Guy Kovner, THE PRESS DEMOCRAT
Swimming by the thousands up the Eel River this year, Pacific lamprey are literally climbing the wall of a dam near Potter Valley in Mendocino County.
Driven by the biological imperative to spawn in the river’s gravel beds, the snake-shaped, prehistoric fish — commonly mistaken for eels — have almost no chance of scaling the 63-foot high Cape Horn Dam.
For decades, their best option has been a fish ladder that flanks the dam, but even it halts the migratory journey for most lamprey, a largely ignored ocean-going species that shares the stream with federally protected chinook salmon and steelhead trout. Those that do clear the passage, by inching their way up the concrete walls, take up to five weeks to do so.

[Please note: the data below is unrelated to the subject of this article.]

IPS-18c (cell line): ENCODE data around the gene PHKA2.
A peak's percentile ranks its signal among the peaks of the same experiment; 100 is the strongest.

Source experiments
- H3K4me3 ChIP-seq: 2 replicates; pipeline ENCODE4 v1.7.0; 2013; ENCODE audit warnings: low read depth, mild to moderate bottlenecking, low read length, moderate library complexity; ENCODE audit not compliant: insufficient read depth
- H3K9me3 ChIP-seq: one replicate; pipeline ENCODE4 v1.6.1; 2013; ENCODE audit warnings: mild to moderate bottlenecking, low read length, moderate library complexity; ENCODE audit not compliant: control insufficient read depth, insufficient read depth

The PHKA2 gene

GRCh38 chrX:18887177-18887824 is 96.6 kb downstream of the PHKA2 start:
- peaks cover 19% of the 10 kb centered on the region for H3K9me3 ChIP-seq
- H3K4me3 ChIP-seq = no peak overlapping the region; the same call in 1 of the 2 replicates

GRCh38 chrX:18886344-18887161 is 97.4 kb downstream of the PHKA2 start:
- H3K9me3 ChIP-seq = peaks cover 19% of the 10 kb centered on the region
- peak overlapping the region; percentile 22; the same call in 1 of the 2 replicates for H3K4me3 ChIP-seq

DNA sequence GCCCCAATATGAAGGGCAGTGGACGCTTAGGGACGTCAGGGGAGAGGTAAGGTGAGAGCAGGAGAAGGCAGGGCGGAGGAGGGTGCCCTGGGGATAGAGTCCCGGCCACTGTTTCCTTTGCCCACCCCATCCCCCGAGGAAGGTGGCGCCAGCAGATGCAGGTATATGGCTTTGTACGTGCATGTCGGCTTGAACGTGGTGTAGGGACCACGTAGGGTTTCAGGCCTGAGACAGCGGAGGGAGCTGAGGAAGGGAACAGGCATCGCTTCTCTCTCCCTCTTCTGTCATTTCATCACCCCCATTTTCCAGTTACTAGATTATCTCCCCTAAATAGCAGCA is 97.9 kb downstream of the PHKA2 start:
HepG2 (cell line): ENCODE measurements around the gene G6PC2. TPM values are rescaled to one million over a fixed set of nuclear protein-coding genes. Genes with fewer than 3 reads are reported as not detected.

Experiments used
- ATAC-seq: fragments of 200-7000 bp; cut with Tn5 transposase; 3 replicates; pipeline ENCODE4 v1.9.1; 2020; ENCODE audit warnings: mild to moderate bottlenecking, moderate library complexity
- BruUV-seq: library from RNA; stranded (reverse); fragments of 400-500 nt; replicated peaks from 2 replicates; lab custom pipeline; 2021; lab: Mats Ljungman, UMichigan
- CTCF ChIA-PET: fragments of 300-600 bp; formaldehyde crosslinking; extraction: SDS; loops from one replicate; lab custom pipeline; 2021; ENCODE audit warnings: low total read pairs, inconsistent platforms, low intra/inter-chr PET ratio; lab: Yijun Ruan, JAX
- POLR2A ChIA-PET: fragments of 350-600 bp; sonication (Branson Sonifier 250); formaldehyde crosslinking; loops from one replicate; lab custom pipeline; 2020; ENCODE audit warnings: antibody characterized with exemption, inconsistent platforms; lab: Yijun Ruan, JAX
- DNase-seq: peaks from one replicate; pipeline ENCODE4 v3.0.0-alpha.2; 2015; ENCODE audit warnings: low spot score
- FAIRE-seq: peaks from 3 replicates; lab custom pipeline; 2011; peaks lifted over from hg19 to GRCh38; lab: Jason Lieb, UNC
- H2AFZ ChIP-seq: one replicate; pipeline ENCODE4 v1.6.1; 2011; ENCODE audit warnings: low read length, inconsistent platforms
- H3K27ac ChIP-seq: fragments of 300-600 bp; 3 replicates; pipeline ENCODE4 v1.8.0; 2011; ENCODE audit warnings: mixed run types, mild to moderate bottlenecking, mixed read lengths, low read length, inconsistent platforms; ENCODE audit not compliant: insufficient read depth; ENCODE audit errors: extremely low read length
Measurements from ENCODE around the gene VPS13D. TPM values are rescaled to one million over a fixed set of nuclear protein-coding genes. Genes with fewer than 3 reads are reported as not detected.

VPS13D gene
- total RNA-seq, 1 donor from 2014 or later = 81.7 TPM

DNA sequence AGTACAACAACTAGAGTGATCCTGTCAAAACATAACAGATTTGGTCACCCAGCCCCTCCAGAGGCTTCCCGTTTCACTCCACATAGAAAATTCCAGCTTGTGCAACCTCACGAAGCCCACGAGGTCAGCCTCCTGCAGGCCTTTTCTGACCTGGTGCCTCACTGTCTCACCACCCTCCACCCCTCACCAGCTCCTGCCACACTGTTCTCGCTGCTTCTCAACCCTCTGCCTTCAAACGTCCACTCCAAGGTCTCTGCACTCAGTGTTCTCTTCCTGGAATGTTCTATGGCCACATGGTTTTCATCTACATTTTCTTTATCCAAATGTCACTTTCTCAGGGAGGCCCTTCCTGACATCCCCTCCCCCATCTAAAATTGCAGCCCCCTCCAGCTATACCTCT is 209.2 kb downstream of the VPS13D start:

“They go crazy at night just trying to find a way up,” said Scott Harris, a Department of Fish and Wildlife biologist who runs the Van Arsdale Fisheries Station next to the dam.
The surge of lamprey numbers at the dam this year is a mystery, but wildlife watchers welcome the spectacle as a possible sign of a rebound in the population that mistakenly gave the Eel River its name in the 19th century.